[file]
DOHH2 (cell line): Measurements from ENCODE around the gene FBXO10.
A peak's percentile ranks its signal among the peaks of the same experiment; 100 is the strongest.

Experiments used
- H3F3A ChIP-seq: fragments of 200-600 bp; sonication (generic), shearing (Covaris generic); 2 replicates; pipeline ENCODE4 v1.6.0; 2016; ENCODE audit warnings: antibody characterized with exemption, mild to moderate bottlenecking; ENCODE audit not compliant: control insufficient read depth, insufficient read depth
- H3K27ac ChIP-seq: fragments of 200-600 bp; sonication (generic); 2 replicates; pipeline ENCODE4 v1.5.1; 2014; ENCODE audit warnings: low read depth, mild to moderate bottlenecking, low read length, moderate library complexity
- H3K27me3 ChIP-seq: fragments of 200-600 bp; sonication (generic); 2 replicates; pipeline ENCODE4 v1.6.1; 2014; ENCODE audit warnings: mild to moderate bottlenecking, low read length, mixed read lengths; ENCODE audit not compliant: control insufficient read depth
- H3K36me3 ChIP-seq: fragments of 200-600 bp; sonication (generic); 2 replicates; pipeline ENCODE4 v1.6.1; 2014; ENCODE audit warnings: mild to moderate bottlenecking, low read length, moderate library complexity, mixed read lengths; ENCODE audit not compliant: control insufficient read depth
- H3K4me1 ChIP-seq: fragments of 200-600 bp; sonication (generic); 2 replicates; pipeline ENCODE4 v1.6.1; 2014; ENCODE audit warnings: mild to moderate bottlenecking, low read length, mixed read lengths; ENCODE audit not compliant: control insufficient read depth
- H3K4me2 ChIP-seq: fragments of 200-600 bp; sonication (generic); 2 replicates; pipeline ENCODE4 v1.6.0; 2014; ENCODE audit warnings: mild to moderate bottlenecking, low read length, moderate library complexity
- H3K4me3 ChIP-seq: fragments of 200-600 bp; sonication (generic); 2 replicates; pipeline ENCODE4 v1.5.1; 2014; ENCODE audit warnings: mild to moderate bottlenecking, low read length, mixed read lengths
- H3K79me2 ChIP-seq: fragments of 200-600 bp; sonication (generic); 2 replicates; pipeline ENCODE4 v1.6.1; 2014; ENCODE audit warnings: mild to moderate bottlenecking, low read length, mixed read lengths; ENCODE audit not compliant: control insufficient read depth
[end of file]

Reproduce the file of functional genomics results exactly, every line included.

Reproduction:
DOHH2 (cell line): Measurements from ENCODE around the gene FBXO10.
A peak's percentile ranks its signal among the peaks of the same experiment; 100 is the strongest.

Experiments used
- H3F3A ChIP-seq: fragments of 200-600 bp; sonication (generic), shearing (Covaris generic); 2 replicates; pipeline ENCODE4 v1.6.0; 2016; ENCODE audit warnings: antibody characterized with exemption, mild to moderate bottlenecking; ENCODE audit not compliant: control insufficient read depth, insufficient read depth
- H3K27ac ChIP-seq: fragments of 200-600 bp; sonication (generic); 2 replicates; pipeline ENCODE4 v1.5.1; 2014; ENCODE audit warnings: low read depth, mild to moderate bottlenecking, low read length, moderate library complexity
- H3K27me3 ChIP-seq: fragments of 200-600 bp; sonication (generic); 2 replicates; pipeline ENCODE4 v1.6.1; 2014; ENCODE audit warnings: mild to moderate bottlenecking, low read length, mixed read lengths; ENCODE audit not compliant: control insufficient read depth
- H3K36me3 ChIP-seq: fragments of 200-600 bp; sonication (generic); 2 replicates; pipeline ENCODE4 v1.6.1; 2014; ENCODE audit warnings: mild to moderate bottlenecking, low read length, moderate library complexity, mixed read lengths; ENCODE audit not compliant: control insufficient read depth
- H3K4me1 ChIP-seq: fragments of 200-600 bp; sonication (generic); 2 replicates; pipeline ENCODE4 v1.6.1; 2014; ENCODE audit warnings: mild to moderate bottlenecking, low read length, mixed read lengths; ENCODE audit not compliant: control insufficient read depth
- H3K4me2 ChIP-seq: fragments of 200-600 bp; sonication (generic); 2 replicates; pipeline ENCODE4 v1.6.0; 2014; ENCODE audit warnings: mild to moderate bottlenecking, low read length, moderate library complexity
- H3K4me3 ChIP-seq: fragments of 200-600 bp; sonication (generic); 2 replicates; pipeline ENCODE4 v1.5.1; 2014; ENCODE audit warnings: mild to moderate bottlenecking, low read length, mixed read lengths
- H3K79me2 ChIP-seq: fragments of 200-600 bp; sonication (generic); 2 replicates; pipeline ENCODE4 v1.6.1; 2014; ENCODE audit warnings: mild to moderate bottlenecking, low read length, mixed read lengths; ENCODE audit not compliant: control insufficient read depth